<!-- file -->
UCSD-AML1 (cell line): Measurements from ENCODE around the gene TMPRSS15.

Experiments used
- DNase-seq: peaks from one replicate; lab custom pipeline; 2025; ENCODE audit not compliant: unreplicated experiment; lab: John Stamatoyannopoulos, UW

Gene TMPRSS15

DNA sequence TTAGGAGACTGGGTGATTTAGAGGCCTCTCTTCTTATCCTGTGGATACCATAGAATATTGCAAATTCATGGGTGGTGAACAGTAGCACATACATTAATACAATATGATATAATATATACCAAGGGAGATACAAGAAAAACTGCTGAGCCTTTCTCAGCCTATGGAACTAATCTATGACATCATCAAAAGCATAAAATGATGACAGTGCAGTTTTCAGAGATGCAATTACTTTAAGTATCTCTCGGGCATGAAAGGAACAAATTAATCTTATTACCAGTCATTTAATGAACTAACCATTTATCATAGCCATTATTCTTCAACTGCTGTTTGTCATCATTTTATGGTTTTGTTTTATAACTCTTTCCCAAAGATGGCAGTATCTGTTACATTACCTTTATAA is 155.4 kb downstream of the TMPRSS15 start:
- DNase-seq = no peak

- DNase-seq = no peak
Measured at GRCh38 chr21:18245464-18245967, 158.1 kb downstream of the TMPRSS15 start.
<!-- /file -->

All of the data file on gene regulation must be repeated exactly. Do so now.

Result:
UCSD-AML1 (cell line): Measurements from ENCODE around the gene TMPRSS15.

Experiments used
- DNase-seq: peaks from one replicate; lab custom pipeline; 2025; ENCODE audit not compliant: unreplicated experiment; lab: John Stamatoyannopoulos, UW

Gene TMPRSS15

DNA sequence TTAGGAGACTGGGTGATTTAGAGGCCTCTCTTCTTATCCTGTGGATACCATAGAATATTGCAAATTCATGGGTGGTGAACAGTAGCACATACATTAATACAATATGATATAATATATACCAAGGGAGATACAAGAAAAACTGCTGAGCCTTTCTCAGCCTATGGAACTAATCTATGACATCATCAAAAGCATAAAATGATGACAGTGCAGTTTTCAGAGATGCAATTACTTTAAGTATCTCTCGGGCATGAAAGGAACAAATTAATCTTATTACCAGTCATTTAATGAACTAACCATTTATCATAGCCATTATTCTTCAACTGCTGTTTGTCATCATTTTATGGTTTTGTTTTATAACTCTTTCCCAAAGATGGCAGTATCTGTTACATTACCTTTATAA is 155.4 kb downstream of the TMPRSS15 start:
- DNase-seq = no peak

- DNase-seq = no peak
Measured at GRCh38 chr21:18245464-18245967, 158.1 kb downstream of the TMPRSS15 start.